Jonathan Greenblatt, the CEO of the Anti-Defamation League (ADL), spoke as a guest on The View a day after Whoopi Goldberg’s controversial comments to discuss why it was important to preserve the memory of what the Holocaust represented.

Appearing on the show on Tuesday, Greenblatt explained that it was critical to combat misinformation about the Holocaust to ensure that such a devastating event could never come to happen again.

“The Holocaust happened and we need to learn from this genocide if we want to prevent future tragedies from happening,” Jonathan Greenblatt said.

The controversy on Tuesday stemmed from a story about schools banning the graphic novel Maus, a celebrated work of historical fiction that depicted the tragedy of the Holocaust through the use of anthropomorphic mice.

Talking about the book’s ban on The View daytime talk show, actress Whoopi Goldberg said that the Holocaust was “not about race,” but “man’s inhumanity to other man.”

“This is white people doing it to white people, so y’all going to fight amongst yourselves,” she continued.

Apologizing later that night, and again on Tuesday’s episode, Whoopi was suspended from the show for two weeks to reflect, according to ABC News President Kim Godwin, as backlash for the star’s comments mounted.

“My words upset so many people, which was never my intention,” she said Tuesday morning. “I understand why now and for that I am deeply, deeply grateful because the information I got was really helpful and helped me understand some different things.”

ADL CEO Jonathan Greenblatt spoke on 'The View' following Whoopi Goldberg's controversial comments
ADL CEO Jonathan Greenblatt spoke on ‘The View’ following Whoopi Goldberg’s controversial comments. Photo Credit: Instagram

To better help understand and educate The View panel, and their audience, the show did damage control by having ADL CEO Jonathan Greenblatt as a guest on Tuesday, to speak about the plight of the Jewish people during World War II.

He also suggested that the show should add a Jewish host to better articulate issues of antisemitism “every single day.”

Under the Nazi’s occupation of Europe during WWII, about a third of the world’s Jewish population – roughly 6 million Jews – were killed as part of the Holocaust’s genocidal mass extermination.

Many people around the world are unaware, however, that the Nazi’s also murdered roughly 100,000 gay men and close to 25,000 Afro-Germans living in the country as Hitler’s regime came to power.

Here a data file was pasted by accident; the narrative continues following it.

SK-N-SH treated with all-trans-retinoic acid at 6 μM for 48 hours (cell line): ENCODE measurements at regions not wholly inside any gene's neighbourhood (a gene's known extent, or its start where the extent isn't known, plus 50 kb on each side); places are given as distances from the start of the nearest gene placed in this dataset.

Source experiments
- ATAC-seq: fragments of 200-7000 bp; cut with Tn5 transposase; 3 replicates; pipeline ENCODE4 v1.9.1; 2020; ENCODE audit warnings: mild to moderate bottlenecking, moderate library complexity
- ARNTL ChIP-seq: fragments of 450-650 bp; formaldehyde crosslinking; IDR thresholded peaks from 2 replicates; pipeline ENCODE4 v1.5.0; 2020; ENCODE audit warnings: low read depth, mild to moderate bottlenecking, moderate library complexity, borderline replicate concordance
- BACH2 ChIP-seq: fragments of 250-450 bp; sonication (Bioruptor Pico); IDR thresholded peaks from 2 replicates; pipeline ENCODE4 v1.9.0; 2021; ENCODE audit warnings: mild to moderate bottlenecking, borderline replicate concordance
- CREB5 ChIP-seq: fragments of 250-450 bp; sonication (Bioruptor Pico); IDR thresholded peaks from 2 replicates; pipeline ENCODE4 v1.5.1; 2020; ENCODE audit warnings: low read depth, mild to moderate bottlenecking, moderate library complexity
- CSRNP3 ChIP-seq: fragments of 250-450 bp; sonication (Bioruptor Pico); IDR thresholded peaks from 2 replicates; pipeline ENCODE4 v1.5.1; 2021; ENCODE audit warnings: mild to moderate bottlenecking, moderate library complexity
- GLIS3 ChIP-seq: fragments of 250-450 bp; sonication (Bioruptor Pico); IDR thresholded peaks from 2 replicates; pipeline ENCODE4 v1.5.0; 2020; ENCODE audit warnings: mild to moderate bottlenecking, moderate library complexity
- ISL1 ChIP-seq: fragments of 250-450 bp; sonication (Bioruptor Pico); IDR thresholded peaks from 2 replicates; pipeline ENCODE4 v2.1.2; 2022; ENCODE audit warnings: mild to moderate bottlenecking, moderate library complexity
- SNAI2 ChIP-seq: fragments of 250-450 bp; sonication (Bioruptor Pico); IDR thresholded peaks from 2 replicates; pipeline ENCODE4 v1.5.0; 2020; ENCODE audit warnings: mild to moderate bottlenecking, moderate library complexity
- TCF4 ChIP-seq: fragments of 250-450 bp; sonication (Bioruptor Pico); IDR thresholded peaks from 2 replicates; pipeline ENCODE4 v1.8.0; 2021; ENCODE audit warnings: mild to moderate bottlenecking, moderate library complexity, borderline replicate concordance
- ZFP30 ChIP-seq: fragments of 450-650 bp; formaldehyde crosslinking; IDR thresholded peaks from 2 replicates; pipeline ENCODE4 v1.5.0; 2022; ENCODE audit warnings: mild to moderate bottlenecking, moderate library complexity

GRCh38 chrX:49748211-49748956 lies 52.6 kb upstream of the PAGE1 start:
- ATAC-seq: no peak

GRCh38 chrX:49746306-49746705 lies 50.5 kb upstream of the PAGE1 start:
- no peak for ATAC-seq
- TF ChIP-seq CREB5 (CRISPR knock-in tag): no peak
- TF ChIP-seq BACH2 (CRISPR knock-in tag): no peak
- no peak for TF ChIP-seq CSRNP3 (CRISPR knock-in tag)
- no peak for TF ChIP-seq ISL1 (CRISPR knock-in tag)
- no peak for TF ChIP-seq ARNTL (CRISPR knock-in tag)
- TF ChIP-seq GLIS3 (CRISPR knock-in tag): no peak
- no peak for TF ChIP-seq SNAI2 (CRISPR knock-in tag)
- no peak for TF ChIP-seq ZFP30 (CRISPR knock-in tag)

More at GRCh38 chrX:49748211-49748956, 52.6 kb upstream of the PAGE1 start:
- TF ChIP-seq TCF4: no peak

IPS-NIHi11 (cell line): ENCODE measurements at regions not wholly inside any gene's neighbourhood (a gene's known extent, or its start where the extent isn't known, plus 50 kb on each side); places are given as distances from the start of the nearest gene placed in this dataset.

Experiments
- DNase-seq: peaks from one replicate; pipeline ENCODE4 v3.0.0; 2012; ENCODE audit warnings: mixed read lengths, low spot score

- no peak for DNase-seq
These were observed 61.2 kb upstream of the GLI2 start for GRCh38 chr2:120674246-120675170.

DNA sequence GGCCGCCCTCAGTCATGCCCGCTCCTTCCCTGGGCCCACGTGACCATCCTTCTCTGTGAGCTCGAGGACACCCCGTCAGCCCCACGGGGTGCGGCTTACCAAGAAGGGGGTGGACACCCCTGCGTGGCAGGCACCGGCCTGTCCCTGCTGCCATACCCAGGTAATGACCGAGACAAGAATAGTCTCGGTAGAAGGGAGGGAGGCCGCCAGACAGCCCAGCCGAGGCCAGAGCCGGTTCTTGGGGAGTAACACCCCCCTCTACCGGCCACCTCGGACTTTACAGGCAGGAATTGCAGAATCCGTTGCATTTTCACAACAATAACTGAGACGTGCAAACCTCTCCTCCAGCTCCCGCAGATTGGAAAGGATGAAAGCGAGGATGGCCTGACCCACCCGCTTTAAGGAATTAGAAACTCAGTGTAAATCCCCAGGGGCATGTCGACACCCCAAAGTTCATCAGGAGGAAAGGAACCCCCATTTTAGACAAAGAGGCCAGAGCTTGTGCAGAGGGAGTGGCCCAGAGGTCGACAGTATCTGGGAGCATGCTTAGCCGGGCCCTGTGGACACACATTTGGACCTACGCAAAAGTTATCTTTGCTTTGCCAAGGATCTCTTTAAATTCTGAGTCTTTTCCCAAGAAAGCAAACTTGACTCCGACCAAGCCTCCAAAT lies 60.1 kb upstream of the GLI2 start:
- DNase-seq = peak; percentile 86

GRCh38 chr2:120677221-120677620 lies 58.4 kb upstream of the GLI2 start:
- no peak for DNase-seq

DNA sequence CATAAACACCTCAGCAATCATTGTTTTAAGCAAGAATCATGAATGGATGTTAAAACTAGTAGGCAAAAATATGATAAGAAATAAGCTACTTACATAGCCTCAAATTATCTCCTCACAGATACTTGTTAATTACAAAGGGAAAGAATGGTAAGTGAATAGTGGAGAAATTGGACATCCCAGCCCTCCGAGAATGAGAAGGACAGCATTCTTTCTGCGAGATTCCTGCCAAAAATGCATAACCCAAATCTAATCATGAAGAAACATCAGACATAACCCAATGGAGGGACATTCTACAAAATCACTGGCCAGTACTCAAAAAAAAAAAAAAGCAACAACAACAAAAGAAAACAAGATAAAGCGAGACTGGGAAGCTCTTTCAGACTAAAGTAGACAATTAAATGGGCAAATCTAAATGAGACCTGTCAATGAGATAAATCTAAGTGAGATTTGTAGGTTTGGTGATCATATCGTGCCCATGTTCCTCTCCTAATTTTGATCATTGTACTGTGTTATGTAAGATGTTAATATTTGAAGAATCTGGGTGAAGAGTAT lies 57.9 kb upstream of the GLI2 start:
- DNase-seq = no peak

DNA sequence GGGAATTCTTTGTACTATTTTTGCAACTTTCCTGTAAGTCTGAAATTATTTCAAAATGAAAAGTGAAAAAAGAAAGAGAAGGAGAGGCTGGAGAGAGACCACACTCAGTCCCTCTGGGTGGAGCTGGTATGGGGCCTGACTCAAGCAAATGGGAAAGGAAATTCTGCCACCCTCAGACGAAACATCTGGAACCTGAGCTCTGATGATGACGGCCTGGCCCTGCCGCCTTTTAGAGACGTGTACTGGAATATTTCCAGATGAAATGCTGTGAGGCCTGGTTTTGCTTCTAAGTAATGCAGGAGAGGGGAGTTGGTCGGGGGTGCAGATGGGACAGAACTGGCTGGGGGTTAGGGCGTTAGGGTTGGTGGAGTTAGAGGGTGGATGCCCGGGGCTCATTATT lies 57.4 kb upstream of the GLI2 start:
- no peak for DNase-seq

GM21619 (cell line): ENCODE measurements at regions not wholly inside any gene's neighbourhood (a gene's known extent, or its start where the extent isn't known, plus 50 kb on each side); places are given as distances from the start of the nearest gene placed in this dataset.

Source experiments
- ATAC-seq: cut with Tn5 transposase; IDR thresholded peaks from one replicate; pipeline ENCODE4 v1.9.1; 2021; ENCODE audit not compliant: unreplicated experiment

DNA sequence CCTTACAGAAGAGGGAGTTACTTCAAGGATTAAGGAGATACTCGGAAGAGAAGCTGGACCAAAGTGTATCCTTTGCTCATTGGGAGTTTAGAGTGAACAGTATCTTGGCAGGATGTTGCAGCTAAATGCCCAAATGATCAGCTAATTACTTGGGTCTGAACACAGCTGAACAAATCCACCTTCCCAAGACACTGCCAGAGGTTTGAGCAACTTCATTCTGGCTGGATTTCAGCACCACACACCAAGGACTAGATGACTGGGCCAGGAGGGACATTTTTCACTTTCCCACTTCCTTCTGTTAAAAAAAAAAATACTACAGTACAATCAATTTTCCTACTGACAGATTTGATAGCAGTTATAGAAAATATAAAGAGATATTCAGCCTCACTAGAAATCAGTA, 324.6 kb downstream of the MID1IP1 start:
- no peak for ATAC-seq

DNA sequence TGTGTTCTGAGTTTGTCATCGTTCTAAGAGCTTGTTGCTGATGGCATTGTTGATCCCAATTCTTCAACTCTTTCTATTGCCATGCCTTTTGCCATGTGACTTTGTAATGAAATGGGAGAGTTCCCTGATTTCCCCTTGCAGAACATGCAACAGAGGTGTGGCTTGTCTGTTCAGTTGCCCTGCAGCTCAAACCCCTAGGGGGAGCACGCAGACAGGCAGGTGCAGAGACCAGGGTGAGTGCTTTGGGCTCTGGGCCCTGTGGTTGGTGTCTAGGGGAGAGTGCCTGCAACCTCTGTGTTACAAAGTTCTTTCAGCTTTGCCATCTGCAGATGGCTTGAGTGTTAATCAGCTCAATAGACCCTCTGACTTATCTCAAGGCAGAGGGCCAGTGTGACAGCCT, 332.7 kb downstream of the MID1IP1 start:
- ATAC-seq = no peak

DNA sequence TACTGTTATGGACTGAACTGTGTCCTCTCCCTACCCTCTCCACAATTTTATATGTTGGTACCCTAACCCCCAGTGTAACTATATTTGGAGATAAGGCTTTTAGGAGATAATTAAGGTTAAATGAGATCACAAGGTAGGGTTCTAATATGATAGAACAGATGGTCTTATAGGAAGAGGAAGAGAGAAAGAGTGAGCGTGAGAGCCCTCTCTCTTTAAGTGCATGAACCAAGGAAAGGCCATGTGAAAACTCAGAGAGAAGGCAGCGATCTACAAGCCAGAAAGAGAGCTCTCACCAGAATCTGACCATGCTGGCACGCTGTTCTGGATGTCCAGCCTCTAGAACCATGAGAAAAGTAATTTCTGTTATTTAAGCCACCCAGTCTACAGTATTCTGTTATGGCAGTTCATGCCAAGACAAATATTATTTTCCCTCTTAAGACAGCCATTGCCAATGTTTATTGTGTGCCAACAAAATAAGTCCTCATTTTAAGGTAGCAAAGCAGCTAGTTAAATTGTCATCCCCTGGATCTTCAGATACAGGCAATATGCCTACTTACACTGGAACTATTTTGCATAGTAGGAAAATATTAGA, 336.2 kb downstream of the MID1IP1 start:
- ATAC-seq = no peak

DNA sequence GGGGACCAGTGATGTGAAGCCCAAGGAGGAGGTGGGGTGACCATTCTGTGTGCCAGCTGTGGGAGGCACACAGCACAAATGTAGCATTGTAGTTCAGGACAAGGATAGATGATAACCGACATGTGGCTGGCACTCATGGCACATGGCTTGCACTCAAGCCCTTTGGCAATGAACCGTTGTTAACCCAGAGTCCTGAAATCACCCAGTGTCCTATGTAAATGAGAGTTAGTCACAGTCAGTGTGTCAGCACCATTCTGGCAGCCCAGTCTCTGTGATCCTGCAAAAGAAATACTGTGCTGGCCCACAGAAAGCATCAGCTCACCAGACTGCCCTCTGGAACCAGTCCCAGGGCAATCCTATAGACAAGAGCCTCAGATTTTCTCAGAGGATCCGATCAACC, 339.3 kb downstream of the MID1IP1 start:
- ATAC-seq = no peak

The discussion opened a can of worms for The View host, whose own perplexing history with the Jewish community has also been scrutinized over the years.

Born Caryn Elaine Johnson, Whoopi Goldberg changed her name before becoming a star in Hollywood. She once stated that she identifies with the Jewish people, and that it was part of her family heritage. According to Henry Louis Gates Jr., host of the PBS series Finding Your Roots, Whoopi’s ancestry showed no signs of German or Jewish descent.

Speaking on The Late Show with Stephen Colbert, she said that in the moment, as a Black person, she thought of racism as being based on skin color, but later realized that not everyone feels that way.

“It is indeed about race because Hitler and the Nazis considered Jews to be an inferior race,” Whoopi said in her apology on Tuesday. “Now, words matter, and mine are no exception. I regret my comments, as I said, and I stand corrected. I also stand with the Jewish people, as they know and y’all know because I’ve always done that.”

Although ADL CEO Jonathan Greenblatt stressed the importance of remembering and correcting misinformation about the Holocaust, there were still a myriad of issues laid bare in the wake of Whoopi’s suspension.

Aside from many American Jews, who are primarily Ashkenazi in origin, most people outside the Jewish community are unaware that racism and colorism are at play within global Judaism, as well. Sephardic Jews, or Hispanic Jews from Spain and Portugal, make up roughly 15 to 20 percent of the total Jewish population (some 3.5 million people). Mizrahi Jews, the descendants of Jews from Western Africa and East Asia, also total around 4.6 million people worldwide.

“If you are a race, an ethnicity, as Jews are, that have suffered persecution over many, many centuries, principally because that happens to be who you are, happens to be who your parents are, happens to be who your ancestors are, then that is racism,” author David Baddiel once stated. “There is no other word for it.”